(d) That faith is not the cause of the decree of election, neither sin the cause of the decree of reprobation (infra as well as supra).
(2) Points of disagreement:
(a) In general, supralapsarianism places the decree of predestination proper above (supra) the decree to permit the fall (lapsus); while infralapsarianism places the decree of predestination proper below (infra) the decree to permit the fall (lapsus).
(a) To infra:
1. God’s justice does not explain the decree of reprobation. The ultimate ground of reprobation is God’s sovereign will.
2. In order to maintain reprobation as an act of God’s JUSTICE infra places reprobation after the FALL as if in the decree of reprobation God figured only with ORIGINAL sin and not also with ACTUAL sins.
(b) To supra:
1. Supra is correct when it maintains that God’s glory is the final goal of all God’s works, but the manner in which that goal will be realized is not thereby given; it is incorrect to say that in the eternal perdition of the reprobate God reveals his justice only and that in the eternal salvation of the elect he reveals his mercy exclusively.
2. According to supra the decree of predestination has for its object possible men and a possible Redeemer; but just how are we to conceive of a decree concerning possible men whose actual future existence has not even been determined? 3. Supra makes the damnation of the reprobate the object of the divine will IN THE SAME SENSE as the salvation of the elect. This position is not sustained by Scripture.
(c) To both infra and supra:
1. It is incorrect to define the final goal of all things as the revelation of God’s mercy in the elect and of his justice in the reprobate.
2. It is incorrect to represent the lost condition of the reprobate in hell as an object of predestination.
3. Predestination unto eternal death should not be coordinated with predestination unto eternal life, for while certain Individuals constitute the object of reprobation, the human race under a new Head, even Christ, is the object of election.
4. Both supra and infra err when they regard the various elements of God’s counsel as subordinately related to each other.
5. Both are one-sided: supra emphasizing God’s sovereignty; Infra, God’s righteousness, holiness, and mercy.
Bavinck finally adds:
“Accordingly, neither the supra- nor the infralapsarian view of predestination is able to do full justice to the truth of Scripture, and to satisfy our theological thinking. The true element in supralapsarianism is: that it emphasizes the unity of the divine decree and the fact that God had one final aim in view, that sin’s entrance into the universe was not something unexpected and unlooked for by God but that he willed sin in a certain sense, and that the work of creation was immediately adapted to God’s redemptive activity so that even before the fall, i.e., in the creation of Adam, Christ’s coming was definitely fixed. And the true element in infralapsarianism is: that the decrees manifest not only a unity but also a diversity (with a view to their several objects), that these decrees reveal not only a teleological but also a causal order, that creation and fall cannot merely be regarded as means to an end, and that sin should be regarded not as an element of progress but rather as an element of disturbance in the universe so that in and by itself it cannot have been willed by God. In general, the formulation of the final goal of all things in such a manner that God reveals his justice in the reprobate and his mercy in the elect is too simple and incomplete.”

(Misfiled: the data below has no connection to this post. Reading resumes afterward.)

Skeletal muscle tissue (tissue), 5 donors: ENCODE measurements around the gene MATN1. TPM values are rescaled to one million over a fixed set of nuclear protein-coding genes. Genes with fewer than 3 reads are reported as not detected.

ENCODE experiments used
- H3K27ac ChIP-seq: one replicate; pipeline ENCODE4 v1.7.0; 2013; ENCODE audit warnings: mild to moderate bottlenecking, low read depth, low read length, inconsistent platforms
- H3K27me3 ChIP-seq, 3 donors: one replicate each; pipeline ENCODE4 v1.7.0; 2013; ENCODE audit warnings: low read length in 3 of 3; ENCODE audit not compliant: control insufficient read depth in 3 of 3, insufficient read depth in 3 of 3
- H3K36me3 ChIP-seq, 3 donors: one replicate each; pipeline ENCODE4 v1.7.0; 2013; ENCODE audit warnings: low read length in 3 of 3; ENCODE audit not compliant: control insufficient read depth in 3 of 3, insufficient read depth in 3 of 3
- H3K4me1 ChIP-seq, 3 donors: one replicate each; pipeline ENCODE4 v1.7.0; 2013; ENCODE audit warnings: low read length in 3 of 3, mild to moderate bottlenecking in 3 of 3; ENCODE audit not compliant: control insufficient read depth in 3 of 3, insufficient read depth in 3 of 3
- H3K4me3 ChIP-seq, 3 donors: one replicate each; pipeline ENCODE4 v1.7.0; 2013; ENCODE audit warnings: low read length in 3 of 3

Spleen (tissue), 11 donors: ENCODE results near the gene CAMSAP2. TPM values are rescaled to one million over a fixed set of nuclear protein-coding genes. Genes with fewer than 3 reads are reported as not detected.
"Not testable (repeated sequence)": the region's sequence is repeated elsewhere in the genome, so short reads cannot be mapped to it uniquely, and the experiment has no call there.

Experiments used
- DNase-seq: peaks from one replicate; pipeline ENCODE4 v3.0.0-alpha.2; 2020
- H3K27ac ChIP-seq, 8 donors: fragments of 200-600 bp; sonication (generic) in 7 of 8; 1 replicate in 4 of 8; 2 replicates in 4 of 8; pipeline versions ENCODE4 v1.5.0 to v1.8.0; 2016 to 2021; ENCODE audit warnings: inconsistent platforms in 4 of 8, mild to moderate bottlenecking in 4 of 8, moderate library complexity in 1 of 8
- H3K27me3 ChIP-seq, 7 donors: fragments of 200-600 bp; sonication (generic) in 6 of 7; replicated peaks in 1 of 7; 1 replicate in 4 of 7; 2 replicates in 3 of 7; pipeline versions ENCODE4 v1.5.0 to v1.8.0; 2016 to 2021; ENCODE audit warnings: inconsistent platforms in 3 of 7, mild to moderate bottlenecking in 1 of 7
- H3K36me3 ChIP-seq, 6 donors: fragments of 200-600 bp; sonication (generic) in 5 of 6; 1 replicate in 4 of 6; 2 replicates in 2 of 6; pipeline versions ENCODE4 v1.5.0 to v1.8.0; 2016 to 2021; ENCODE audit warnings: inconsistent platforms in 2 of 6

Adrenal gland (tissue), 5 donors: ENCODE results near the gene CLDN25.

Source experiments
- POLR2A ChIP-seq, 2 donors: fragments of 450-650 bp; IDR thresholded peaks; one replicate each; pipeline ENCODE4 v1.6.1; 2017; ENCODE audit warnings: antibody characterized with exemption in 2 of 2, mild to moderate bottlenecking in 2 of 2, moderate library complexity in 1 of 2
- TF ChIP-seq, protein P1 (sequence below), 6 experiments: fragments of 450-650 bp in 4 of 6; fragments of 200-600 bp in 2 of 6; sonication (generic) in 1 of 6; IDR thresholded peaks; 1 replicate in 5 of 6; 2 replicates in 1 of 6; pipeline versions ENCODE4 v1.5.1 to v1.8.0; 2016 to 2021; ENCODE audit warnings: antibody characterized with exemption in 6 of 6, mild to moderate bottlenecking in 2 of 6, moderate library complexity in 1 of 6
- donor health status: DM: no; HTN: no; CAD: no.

The Westminster Confession of Faith ch 5
I. It pleased God the Father, Son, and Holy Ghost, for the manifestation of the glory of his eternal power, wisdom, and goodness, in the beginning, to create or make of nothing the world, and all things therein, whether visible or invisible, in the space of six days, and all very good.
II. After God had made all other creatures, he created man, male and female, with reasonable and immortal souls, endued with knowledge, righteousness, and true holiness after his own image, having the law of God written in their hearts, and power to fulfill it; and yet under a possibility of transgressing, being left to the liberty of their own will, which was subject unto change. Besides this law written in their hearts, they received a command not to eat of the tree of the knowledge of good and evil; which while they kept were happy in their communion with God, and had dominion over the creatures.
The Covenant of Redemption as described in the WCF Ch 8:
I. It pleased God, in his eternal purpose, to choose and ordain the Lord Jesus, his only-begotten Son, to be the Mediator between God and men, the prophet, priest, and king; the head and Savior of the Church, the heir or all things, and judge of the world; unto whom he did, from all eternity, give a people to be his seed, and to be by him in time redeemed, called, justified, sanctified, and glorified.
The Godhead covenants between themself; in that agreement, the above things are determined. The question may be, is it important? Well, yea, all things of God are important. Don’t throw an embolus thinking about it however; many a man have through about this and have walked away with more of a headache than when they started.
It is important for the thinker. We are called to know God; this is a outworking of a characteristic of God; to research things like this, help us to grow in grace-to know our maker better-to understand His majesty and glory, hence, we pursue it.
I pray this short paper helps to bring some light to your mind in regards to this doctrine of God. May your walk be enriched in Him as you endeavor to grow in grace.